Despite oil falling below $40 per barrel and the provincial economy sliding towards recession, one of Calgary’s most consuming debates over the coming years will centre on a proposal to construct an $890-million sports complex for the city’s professional hockey and football teams.
Calgary’s Saddledome will be the oldest NHL arena in Canada when a new rink opens for the Edmonton Oilers in 2016. While the proposal by Calgary Flames president Ken King revolves around the need to replace aging sports venues, there’s more than a pinch of civic rivalry in his plan to match the hockey arena under construction in Alberta’s capital city.
Mr. King’s proposal, dubbed CalgaryNEXT, would replace the city’s two main sports venues with a new arena for the Flames, a stadium for the CFL’s Stampeders and a public fieldhouse for community sports. The proposed location is along the Bow River on a heavily contaminated industrial site west of downtown. Construction could finish as soon as 2020, although Mr. King concedes that such a short time-frame would be a challenge.
“At a gallop, if we were to cut the ribbon on a project like this in five years, I think we’d be very, very happy. I don’t think it’s particularly ambitious, but it’s somewhat ambitious,” he said after making his proposal public on Tuesday. “Nothing good is easy, but doing nothing is really easy. This is the antithesis of doing nothing.”
The bruising route taken by the Edmonton Oilers to secure funding for their arena could serve as a warning to Mr. King and the Flames. Even after city leaders there were convinced in 2008 of the need to support the project, now known as Rogers Place, negotiations with city council dragged over five years. Talks ebbed and flowed, proposals were nixed and team owner Daryl Katz even suggested during a low point in negotiations that he could move the franchise.
The projected price tag in Edmonton is now $604-million for the new arena and the rebuilding of the downtown area around the rink. Mr. Katz put up nearly $24-million in cash and will cover a further $138-million in lease payments. The remainder of the cost will be covered by new taxes, a ticket tax and municipal spending.
“It’s not a great financial use of taxpayer money, but it can be a good addition to the chemistry of making a city a good place to live,” said Glen Hodgson, chief economist for the Conference Board of Canada said of financing for arenas. Last year, Mr. Hodgson completed a study of arena projects in Canada and concluded that taxpayers should pay for only a modest portion of the bill.
Even before construction ends on Edmonton’s new arena, local leaders have heralded the project as a success for its part in revitalizing the city’s long-neglected core. More than $3-billion in private projects have been approved around the rink, including a 62-floor office building and a new high-rise hotel. “It’s already exceeded all expectations,” said an aide to Edmonton’s mayor.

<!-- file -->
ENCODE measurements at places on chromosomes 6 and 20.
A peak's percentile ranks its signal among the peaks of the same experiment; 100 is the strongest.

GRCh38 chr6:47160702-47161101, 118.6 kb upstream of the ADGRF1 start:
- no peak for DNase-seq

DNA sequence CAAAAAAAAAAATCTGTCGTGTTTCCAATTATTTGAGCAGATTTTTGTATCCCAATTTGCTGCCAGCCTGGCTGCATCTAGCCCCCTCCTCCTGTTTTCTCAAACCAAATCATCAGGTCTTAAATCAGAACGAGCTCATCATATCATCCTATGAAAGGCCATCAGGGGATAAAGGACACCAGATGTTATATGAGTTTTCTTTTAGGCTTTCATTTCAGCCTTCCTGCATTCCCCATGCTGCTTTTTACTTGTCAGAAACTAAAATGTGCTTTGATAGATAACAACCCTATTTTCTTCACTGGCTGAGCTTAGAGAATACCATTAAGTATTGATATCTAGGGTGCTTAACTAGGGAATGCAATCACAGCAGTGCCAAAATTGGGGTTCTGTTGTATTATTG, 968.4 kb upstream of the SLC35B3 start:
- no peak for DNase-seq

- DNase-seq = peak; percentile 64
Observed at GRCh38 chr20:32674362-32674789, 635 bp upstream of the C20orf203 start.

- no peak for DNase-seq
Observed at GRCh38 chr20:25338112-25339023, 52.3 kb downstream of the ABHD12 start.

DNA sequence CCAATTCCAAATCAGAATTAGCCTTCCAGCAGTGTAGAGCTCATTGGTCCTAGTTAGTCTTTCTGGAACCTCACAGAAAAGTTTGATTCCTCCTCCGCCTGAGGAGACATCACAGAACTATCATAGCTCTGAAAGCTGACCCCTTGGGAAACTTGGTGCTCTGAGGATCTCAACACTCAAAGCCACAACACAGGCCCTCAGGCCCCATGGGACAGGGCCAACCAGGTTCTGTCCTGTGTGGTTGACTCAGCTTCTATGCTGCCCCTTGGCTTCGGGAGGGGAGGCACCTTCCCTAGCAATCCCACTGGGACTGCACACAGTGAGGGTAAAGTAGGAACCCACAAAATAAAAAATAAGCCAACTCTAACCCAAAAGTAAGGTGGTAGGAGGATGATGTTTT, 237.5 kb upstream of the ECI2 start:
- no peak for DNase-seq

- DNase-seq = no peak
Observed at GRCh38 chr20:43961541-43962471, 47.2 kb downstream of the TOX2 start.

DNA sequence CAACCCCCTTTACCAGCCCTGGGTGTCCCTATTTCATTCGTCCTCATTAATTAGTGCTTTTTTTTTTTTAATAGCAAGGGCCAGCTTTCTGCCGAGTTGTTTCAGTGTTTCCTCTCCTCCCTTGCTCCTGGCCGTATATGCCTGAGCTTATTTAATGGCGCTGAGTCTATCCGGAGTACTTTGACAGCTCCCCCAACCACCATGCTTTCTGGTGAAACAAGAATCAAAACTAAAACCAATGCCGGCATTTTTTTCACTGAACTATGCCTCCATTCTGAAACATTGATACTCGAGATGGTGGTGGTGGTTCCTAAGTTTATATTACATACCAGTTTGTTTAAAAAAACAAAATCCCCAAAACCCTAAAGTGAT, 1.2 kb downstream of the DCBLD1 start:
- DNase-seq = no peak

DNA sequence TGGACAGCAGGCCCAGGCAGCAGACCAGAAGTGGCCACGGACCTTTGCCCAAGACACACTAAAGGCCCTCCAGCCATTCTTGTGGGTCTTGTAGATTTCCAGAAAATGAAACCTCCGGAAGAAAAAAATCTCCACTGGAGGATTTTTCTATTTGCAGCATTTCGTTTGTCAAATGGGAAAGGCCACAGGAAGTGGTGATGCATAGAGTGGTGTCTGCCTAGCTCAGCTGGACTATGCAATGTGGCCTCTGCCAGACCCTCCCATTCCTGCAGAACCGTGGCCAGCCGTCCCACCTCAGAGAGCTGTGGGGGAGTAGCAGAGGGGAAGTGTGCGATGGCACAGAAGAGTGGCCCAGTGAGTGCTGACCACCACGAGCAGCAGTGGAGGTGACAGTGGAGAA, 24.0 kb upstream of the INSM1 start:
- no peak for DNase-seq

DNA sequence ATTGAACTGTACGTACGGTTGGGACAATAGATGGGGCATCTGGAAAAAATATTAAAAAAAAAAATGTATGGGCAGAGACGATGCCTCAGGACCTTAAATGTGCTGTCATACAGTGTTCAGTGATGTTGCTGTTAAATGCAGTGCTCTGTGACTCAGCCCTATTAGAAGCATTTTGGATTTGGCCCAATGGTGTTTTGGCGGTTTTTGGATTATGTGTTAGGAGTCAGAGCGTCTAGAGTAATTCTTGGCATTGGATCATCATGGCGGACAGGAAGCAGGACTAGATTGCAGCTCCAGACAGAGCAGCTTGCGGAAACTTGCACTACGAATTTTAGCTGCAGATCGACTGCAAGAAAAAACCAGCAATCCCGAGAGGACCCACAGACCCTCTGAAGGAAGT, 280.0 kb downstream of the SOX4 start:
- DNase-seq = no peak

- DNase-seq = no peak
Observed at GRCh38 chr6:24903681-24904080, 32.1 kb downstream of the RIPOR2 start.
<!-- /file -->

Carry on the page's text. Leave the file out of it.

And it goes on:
The proposed financing for Calgary’s project could see the city assume $690-million in liabilities, much in the form of loans that would be repaid through new taxes. That proposal could put Mr. King on a collision course with Mayor Naheed Nenshi and a city council that has ruled out providing public money to for-profit projects.
“I have said for a long time, and continue to strongly believe, that public money must be for public benefit and not private profit,” Mr. Nenshi said in response to what he called an “intriguing” proposal, adding: “I truly appreciate the efforts of the ownership group in bringing forward an innovative project in a thoughtful, professional and ethical way.”
Some on Calgary’s city council have already raised red flags about the financial picture presented by the Flames. The final price tag for the project could top $1.5-billion, according to Druh Farrell, who says the cost of new utilities, transportation links and the environmental rehabilitation of the site hasn’t been included.
The sports complex would be built on the site of a factory operated by the Canada Creosote Company between 1924 and 1962. The highly toxic creosote used to treat railroad ties and utility poles has contaminated the area down to the bedrock and migrated across the Bow River. The cleanup cost has been estimated at anywhere from $30-million to $800-million.
“It’s kind of ironic, but if there was an enormous price tag for the cleanup that scuttled the project, you’d still be left with one of the largest toxic sites in a major city in Canada,” Mr. King said.
As for Ms. Farrell, she doesn’t see the sports complex being approved. “They’ve got the vision without a foundation for it,” she said. “This isn’t a great deal for the citizens of Calgary.”
Premier Rachel Notley has said that she’s open to providing funding for the project. She added, however, that it would be unprecedented for the province to help fund the cleanup of the creosote due to the province’s polluter-pay principle.
Mr. King says he’s applauded Ms. Notley and Mr. Nenshi for their willingness to negotiate. Having seen the long process in Edmonton, he’s pledged not to “gnash teeth” during negotiations.
“The mayor accepted that we did not want this to be a political football,” Mr. King said. “Now the council can and should say whatever they want about it. We don’t need to debate a half-baked vision, we can now debate a fully baked vision.”
By the Numbers
- Location: Calgary
- Projected cost: $890-million for arena and stadium
- Projected completion: 2020 at the earliest
- Proposed main tenants: Calgary Flames (NHL), Calgary Stampeders (CFL)
- Projected capacity: 19,000-20,000 in arena; 30,000 in stadium
- Community element: Fieldhouse for public sports
- Location: Edmonton
- Projected cost: $480-million for arena
- Projected completion: 2016
- Main tenant: Edmonton Oilers (NHL)
- Capacity: 18,647
- Community element: New downtown district and public rink